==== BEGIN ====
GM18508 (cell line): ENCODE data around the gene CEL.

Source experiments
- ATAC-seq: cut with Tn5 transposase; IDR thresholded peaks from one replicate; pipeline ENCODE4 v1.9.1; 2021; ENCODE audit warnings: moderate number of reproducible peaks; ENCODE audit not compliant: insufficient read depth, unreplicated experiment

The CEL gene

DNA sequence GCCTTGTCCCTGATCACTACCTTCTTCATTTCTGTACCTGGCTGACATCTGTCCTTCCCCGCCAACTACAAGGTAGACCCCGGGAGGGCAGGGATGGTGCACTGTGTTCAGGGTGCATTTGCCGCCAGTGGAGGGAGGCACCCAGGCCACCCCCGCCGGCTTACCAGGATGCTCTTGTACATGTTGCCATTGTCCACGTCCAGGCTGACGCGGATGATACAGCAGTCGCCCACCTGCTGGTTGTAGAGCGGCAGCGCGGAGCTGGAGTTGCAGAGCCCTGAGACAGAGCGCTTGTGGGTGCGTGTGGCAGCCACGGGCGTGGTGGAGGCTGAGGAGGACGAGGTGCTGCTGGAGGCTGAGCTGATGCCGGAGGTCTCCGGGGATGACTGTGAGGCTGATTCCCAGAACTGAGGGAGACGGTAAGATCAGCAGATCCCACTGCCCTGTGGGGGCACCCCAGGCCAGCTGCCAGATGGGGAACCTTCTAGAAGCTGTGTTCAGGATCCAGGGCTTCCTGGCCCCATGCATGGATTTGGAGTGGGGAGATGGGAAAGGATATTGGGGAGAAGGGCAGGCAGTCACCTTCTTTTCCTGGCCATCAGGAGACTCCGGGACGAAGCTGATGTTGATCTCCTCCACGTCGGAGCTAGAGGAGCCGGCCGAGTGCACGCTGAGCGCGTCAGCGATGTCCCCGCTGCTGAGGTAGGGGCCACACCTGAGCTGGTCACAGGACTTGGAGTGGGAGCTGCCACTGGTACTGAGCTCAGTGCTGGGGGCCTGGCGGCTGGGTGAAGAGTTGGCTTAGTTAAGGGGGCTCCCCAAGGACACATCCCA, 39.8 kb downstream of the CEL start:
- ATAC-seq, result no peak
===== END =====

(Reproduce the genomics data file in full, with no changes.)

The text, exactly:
GM18508 (cell line): ENCODE data around the gene CEL.

Source experiments
- ATAC-seq: cut with Tn5 transposase; IDR thresholded peaks from one replicate; pipeline ENCODE4 v1.9.1; 2021; ENCODE audit warnings: moderate number of reproducible peaks; ENCODE audit not compliant: insufficient read depth, unreplicated experiment

The CEL gene

DNA sequence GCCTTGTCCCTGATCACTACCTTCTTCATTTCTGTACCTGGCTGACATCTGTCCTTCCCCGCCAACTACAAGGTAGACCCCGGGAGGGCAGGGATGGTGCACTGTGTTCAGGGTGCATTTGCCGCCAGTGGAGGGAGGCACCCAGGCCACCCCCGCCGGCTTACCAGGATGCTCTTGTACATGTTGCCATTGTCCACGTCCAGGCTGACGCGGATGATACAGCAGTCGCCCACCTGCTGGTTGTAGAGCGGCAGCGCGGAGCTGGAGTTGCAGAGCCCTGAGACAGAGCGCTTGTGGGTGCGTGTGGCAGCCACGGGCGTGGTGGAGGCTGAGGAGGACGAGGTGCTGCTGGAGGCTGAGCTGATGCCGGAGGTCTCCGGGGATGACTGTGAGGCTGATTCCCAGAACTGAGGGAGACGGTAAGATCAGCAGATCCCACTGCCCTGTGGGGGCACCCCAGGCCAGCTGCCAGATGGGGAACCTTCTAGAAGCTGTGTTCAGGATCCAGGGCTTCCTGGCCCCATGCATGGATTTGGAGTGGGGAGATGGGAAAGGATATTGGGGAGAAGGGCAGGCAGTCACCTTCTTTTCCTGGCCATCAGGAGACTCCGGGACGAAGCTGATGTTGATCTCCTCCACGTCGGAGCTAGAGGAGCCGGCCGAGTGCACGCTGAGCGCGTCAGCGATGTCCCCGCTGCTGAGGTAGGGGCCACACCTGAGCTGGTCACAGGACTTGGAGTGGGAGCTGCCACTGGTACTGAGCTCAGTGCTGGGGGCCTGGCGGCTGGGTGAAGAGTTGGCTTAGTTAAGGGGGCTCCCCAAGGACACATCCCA, 39.8 kb downstream of the CEL start:
- ATAC-seq, result no peak